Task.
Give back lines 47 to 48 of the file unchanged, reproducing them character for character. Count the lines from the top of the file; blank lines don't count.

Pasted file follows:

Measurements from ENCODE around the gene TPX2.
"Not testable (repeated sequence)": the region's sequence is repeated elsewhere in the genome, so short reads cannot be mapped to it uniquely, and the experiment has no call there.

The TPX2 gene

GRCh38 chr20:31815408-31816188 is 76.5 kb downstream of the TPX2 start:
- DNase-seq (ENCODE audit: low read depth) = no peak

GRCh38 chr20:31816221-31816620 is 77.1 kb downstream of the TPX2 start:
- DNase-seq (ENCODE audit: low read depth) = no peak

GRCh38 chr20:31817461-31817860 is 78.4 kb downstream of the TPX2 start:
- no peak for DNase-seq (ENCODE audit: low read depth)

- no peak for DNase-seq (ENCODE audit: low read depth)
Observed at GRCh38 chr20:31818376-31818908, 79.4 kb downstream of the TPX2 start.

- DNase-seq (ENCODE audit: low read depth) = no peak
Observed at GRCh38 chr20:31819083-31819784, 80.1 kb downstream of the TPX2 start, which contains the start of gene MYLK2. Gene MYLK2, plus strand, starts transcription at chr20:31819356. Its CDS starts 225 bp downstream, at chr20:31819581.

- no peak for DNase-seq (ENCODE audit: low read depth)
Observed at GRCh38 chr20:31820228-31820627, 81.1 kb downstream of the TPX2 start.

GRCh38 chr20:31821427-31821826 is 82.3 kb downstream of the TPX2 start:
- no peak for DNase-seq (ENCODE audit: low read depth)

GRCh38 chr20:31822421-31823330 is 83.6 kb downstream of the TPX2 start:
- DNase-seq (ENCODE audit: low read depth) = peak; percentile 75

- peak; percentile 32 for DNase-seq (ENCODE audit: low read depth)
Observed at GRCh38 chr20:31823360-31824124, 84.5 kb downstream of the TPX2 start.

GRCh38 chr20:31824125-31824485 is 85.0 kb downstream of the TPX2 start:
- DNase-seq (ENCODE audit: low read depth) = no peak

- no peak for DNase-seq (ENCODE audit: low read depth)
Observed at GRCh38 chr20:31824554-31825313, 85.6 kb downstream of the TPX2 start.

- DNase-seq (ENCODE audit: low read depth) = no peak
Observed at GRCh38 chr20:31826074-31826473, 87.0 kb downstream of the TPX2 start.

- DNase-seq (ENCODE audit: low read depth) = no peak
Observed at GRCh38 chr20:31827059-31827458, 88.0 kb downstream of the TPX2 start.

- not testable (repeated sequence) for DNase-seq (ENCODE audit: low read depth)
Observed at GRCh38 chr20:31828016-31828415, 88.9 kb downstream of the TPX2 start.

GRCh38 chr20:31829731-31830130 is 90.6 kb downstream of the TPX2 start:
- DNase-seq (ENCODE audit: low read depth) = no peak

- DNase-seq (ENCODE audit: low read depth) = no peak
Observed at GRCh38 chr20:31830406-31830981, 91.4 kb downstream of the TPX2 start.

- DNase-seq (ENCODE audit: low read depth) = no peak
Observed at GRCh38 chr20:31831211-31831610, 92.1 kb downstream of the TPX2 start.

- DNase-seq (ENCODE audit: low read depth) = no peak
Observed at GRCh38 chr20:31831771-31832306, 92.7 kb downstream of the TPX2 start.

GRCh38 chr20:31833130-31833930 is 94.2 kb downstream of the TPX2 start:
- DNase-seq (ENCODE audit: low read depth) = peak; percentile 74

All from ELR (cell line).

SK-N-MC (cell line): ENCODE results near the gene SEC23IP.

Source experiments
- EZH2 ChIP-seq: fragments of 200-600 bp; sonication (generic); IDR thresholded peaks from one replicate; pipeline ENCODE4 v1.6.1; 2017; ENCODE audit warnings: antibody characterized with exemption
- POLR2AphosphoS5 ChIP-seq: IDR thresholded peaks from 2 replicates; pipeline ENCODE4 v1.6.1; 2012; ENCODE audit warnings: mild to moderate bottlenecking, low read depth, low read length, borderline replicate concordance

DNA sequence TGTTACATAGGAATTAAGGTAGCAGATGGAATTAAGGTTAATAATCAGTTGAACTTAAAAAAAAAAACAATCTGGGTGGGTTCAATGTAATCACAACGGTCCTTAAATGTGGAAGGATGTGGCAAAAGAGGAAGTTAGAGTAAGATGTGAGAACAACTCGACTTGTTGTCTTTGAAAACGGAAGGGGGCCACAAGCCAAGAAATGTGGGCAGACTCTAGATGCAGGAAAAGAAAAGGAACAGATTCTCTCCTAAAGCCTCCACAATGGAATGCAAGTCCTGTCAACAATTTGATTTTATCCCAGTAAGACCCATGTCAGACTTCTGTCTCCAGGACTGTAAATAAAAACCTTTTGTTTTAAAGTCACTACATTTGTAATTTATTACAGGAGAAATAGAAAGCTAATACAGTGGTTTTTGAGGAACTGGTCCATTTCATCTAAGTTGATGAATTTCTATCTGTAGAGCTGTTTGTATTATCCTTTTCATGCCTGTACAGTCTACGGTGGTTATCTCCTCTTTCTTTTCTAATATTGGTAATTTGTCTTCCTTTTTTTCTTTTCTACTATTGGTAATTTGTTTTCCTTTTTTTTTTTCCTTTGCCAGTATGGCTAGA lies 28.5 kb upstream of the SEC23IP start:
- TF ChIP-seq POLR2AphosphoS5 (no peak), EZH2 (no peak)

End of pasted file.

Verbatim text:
DNA sequence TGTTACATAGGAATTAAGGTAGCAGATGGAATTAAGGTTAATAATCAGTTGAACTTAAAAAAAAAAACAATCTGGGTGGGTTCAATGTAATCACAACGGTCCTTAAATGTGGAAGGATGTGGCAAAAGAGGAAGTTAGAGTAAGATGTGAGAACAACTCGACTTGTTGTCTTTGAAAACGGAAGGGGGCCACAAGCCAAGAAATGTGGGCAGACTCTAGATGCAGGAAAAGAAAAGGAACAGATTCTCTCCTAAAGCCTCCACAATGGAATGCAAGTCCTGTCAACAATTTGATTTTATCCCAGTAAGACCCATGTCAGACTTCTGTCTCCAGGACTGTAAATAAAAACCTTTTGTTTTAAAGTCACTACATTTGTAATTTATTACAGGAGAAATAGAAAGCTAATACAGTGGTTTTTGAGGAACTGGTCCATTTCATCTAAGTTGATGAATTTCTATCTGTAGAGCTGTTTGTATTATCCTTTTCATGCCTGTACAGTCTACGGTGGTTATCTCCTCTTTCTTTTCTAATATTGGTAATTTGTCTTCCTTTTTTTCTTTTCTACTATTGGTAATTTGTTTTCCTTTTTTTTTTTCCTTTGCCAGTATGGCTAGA lies 28.5 kb upstream of the SEC23IP start:
- TF ChIP-seq POLR2AphosphoS5 (no peak), EZH2 (no peak)